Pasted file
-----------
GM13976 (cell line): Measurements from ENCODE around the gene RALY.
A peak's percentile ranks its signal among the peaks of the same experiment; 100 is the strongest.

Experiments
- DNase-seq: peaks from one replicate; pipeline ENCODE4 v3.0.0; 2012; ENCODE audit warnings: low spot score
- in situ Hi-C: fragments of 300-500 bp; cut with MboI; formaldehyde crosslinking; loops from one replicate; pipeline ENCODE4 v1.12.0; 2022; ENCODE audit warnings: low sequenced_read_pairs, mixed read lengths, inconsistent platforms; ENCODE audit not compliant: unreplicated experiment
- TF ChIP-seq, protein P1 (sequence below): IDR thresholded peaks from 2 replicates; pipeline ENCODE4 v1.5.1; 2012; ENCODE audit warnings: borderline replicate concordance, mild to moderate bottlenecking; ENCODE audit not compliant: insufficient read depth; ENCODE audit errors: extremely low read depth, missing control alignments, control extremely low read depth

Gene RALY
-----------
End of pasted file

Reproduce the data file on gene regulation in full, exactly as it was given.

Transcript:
GM13976 (cell line): Measurements from ENCODE around the gene RALY.
A peak's percentile ranks its signal among the peaks of the same experiment; 100 is the strongest.

Experiments
- DNase-seq: peaks from one replicate; pipeline ENCODE4 v3.0.0; 2012; ENCODE audit warnings: low spot score
- in situ Hi-C: fragments of 300-500 bp; cut with MboI; formaldehyde crosslinking; loops from one replicate; pipeline ENCODE4 v1.12.0; 2022; ENCODE audit warnings: low sequenced_read_pairs, mixed read lengths, inconsistent platforms; ENCODE audit not compliant: unreplicated experiment
- TF ChIP-seq, protein P1 (sequence below): IDR thresholded peaks from 2 replicates; pipeline ENCODE4 v1.5.1; 2012; ENCODE audit warnings: borderline replicate concordance, mild to moderate bottlenecking; ENCODE audit not compliant: insufficient read depth; ENCODE audit errors: extremely low read depth, missing control alignments, control extremely low read depth

Gene RALY